For Mockito, a book like this one is especially important, because the online documentation contains significant gaps. The docs were written by developers who understand tools like Mockito that generate mocks, stubs, and spies and who help you use them. That’s good, in that the docs focus on exactly how to make the framework do what you want. The downside is that you need to understand the problems that Mockito solves ahead of time, and unless you’ve already had experience with similar tools, those concepts are probably not obvious.
This book is intended to fill that gap. It’s about the concepts behind Mockito more than showing the details of how to use it. Those details are included, of course, for a set of representative examples, but the goal is understanding rather than the specific details of the syntax. The online docs are good for syntax (the classes and methods in the API) and, to a lesser extent, semantics (how to use the tool to do what you want), but they don’t explain why Mockito is useful in the first place or how it can make your job easier.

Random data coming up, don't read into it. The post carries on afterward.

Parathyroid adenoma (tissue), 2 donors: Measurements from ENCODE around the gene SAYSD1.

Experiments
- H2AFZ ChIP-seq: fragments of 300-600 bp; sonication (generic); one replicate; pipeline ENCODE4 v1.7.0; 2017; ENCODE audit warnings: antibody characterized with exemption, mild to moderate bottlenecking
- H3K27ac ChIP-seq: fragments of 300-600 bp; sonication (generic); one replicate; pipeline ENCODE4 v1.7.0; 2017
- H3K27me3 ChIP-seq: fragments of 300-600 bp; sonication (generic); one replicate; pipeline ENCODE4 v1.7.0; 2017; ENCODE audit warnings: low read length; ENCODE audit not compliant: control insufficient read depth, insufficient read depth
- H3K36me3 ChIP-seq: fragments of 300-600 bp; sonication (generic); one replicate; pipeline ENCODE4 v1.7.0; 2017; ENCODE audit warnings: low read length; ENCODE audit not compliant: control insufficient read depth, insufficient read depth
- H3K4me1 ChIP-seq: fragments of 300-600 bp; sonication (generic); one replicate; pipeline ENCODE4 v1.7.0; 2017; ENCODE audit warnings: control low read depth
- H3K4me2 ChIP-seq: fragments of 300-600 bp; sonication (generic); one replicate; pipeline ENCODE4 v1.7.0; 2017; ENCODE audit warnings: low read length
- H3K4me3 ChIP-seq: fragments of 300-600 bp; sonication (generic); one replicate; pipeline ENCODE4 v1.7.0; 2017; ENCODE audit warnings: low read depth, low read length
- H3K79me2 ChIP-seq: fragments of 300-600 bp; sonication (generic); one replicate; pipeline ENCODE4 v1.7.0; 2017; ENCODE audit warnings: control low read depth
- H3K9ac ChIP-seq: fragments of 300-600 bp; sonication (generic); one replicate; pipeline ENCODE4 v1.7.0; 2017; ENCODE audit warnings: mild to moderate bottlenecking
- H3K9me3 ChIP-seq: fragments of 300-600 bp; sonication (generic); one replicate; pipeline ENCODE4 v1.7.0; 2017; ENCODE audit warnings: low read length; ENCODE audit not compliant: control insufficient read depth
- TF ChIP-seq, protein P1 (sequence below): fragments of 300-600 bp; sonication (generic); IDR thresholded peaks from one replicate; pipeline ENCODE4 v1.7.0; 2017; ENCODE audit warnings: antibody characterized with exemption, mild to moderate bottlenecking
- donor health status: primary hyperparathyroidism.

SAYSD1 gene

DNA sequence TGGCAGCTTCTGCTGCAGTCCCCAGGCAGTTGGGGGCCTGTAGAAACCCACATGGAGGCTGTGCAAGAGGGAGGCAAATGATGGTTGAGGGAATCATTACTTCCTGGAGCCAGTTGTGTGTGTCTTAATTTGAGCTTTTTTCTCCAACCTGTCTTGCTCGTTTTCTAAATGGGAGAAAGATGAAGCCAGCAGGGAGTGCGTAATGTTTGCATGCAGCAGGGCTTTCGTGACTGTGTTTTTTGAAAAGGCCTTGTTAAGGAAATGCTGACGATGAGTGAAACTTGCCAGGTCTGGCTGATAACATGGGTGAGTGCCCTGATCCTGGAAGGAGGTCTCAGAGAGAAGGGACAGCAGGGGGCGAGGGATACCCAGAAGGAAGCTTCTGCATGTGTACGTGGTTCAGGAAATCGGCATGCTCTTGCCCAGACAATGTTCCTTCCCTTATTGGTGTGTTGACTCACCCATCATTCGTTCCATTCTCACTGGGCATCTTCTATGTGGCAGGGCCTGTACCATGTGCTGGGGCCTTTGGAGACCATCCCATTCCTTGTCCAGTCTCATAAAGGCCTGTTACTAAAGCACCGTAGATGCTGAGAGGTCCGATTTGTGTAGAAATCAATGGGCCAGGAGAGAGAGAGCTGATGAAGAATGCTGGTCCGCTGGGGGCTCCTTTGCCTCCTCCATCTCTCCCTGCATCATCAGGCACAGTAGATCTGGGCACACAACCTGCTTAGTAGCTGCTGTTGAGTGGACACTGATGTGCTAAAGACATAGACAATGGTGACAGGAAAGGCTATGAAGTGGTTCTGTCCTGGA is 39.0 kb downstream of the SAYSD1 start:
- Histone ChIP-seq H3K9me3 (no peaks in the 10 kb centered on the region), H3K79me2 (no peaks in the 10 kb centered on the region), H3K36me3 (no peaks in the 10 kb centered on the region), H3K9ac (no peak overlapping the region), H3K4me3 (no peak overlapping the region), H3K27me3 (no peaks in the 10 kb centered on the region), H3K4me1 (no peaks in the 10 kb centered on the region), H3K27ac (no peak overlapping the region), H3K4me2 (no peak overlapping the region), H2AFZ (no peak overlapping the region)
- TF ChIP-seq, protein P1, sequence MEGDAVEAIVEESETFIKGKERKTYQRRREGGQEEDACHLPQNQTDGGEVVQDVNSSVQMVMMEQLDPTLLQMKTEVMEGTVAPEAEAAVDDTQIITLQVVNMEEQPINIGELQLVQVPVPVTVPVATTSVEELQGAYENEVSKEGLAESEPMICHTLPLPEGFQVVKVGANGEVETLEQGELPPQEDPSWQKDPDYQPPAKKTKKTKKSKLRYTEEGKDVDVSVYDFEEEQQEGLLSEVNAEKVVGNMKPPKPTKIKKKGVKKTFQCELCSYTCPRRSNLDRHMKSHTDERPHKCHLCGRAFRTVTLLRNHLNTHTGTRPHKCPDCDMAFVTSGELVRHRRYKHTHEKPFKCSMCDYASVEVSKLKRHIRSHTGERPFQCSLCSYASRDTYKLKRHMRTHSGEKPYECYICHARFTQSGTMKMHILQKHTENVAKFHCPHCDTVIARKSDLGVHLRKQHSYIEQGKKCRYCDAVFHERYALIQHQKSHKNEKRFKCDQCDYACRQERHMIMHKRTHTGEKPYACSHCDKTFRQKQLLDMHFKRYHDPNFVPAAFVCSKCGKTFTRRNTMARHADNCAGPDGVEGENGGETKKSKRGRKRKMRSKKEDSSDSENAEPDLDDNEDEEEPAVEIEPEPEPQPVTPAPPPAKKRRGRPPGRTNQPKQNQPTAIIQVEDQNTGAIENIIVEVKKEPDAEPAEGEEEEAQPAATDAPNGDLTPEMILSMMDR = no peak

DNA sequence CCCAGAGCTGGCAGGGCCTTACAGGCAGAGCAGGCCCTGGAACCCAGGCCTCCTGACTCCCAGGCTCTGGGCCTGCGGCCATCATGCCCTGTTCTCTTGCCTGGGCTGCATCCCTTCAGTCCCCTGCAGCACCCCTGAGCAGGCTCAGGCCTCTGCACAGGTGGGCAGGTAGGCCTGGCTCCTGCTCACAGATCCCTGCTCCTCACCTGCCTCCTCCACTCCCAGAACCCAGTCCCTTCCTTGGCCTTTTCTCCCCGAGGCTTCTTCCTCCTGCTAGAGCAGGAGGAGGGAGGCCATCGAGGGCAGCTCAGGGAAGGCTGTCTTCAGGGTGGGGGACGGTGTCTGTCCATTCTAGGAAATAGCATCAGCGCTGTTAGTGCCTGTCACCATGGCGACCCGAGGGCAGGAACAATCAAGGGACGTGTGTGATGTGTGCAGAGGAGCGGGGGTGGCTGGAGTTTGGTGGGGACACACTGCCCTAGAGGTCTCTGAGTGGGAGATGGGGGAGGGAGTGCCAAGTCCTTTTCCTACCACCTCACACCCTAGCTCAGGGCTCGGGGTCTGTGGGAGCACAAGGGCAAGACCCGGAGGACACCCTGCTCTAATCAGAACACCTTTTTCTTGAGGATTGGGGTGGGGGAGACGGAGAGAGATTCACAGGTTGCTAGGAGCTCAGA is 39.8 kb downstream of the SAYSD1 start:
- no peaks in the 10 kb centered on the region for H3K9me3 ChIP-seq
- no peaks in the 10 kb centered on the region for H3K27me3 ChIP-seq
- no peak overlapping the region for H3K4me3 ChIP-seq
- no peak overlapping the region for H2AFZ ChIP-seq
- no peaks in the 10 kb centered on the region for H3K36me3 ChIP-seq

This is exactly what the Pragmatic Answers series is all about. Answers books cover topics that are too big for a simple blog post but probably not large enough to warrant a 300-page book. Books in this series are short and sweet. The goal is to get you up and running with the tool in a way that you could devour in a weekend if necessary. The end result is to get you started and to help you understand the goals, the strategies, and the basic tactics of the framework. Then you can find any specific details in the online resources and know how to apply them.
Hopefully you’ll find this book a helpful addition to your library and it’ll help you write more productive tests in your Java systems, to be sure your code is doing what you want.
One note about software versions: the current version of Mockito at the time of this writing is 4.0.0. You may be using a version from the 2 line or the 3 line. That’s fine, because these are the only differences:
Mockito 3 is just Mockito 2 with a required Java version of 1.8 or above.
Mockito 4 is just Mockito 3 with deprecated items removed.
Mockito 5 (soon to be released) is just Mockito 4 with the inline mock maker included in the core.
In other words, all the code in this book is written for Mockito 4 but should work on any Mockito version 2.* or above. The Java version will be 11 because even though the current LTS (Long Term Support) version is 17, not many users in the community have moved to that version. All the code in the book will work on all Java versions from 1.8 through 19.
The tests are all based on the JUnit testing framework. Appendix 1, ​Running Mockito Tests​, discusses how to set up a project to include Mockito with both JUnit 4 and JUnit 5, using either the Gradle or Maven build tools, and then how to run the associated tests.
Now it’s time to start looking at the types of problems Mockito is designed to solve.